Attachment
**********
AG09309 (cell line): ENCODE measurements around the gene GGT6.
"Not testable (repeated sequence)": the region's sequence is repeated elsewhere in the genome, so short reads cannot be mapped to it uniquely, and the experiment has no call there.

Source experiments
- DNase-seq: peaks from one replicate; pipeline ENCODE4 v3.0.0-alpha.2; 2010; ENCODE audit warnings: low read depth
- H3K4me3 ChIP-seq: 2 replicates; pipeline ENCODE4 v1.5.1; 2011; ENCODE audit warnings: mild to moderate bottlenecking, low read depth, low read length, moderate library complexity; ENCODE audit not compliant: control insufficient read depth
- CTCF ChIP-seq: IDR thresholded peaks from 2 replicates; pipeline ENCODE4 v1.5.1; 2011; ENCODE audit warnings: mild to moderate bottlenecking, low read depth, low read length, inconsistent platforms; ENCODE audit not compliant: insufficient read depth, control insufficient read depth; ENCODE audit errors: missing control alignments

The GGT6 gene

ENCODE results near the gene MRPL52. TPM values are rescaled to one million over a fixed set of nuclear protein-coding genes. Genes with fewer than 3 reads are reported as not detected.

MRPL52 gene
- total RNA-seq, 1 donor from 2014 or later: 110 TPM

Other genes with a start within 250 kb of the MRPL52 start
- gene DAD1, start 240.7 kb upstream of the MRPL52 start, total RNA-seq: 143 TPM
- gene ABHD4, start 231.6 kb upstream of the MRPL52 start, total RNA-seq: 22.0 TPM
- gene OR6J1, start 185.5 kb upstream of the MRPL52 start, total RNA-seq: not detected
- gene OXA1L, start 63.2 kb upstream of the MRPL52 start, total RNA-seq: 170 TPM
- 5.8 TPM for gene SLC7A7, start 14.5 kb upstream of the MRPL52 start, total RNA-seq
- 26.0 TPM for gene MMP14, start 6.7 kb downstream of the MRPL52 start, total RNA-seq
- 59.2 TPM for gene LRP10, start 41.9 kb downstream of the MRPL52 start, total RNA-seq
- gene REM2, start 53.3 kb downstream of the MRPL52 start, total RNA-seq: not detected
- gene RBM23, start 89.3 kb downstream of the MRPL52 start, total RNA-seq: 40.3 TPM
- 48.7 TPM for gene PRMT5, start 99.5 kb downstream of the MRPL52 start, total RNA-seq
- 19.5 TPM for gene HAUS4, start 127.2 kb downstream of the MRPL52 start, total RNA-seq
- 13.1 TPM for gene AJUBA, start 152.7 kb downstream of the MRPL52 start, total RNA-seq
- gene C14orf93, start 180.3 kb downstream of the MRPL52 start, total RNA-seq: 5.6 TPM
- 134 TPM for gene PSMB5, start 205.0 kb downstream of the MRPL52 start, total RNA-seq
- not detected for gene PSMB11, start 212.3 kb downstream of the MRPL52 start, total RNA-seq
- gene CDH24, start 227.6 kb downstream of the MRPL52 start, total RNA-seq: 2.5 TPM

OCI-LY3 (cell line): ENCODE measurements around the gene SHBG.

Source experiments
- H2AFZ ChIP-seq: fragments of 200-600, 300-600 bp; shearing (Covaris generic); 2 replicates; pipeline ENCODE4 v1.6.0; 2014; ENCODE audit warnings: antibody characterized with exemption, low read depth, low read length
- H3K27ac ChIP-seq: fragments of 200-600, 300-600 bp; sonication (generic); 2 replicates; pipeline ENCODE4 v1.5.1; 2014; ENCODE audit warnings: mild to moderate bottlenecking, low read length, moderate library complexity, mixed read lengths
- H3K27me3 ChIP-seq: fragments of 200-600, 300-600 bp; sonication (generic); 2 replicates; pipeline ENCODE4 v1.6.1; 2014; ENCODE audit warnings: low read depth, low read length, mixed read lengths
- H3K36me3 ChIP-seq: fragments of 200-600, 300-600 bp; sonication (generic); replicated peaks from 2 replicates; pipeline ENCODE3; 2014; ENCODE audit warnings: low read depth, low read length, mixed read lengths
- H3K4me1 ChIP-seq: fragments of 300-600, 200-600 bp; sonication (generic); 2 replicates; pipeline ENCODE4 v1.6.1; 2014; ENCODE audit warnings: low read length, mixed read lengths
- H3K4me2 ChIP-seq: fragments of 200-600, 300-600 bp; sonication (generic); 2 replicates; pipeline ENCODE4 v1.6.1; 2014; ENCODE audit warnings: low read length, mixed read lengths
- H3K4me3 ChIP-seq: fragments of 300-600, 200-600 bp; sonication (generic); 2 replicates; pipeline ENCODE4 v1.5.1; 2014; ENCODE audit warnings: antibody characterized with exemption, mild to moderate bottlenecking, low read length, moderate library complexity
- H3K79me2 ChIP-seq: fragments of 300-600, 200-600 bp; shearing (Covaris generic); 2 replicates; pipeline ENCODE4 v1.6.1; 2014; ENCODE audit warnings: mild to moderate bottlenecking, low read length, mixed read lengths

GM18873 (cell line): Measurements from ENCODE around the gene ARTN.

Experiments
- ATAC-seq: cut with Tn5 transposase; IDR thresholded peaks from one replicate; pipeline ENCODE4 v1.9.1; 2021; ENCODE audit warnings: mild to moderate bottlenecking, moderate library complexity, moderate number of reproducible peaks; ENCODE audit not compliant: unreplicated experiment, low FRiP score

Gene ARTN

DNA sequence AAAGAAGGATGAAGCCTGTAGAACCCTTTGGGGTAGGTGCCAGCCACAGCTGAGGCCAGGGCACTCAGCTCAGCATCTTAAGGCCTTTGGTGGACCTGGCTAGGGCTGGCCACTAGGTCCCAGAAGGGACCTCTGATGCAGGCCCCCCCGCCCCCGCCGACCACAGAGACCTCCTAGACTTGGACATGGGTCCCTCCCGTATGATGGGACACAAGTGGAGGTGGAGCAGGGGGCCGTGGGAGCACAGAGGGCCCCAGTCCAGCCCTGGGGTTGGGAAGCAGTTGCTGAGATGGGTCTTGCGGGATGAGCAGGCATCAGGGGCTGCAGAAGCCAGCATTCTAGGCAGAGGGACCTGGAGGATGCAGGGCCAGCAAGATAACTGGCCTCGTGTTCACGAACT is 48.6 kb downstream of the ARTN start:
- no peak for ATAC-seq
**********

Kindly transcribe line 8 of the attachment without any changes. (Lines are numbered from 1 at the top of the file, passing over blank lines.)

ENCODE results near the gene MRPL52. TPM values are rescaled to one million over a fixed set of nuclear protein-coding genes. Genes with fewer than 3 reads are reported as not detected.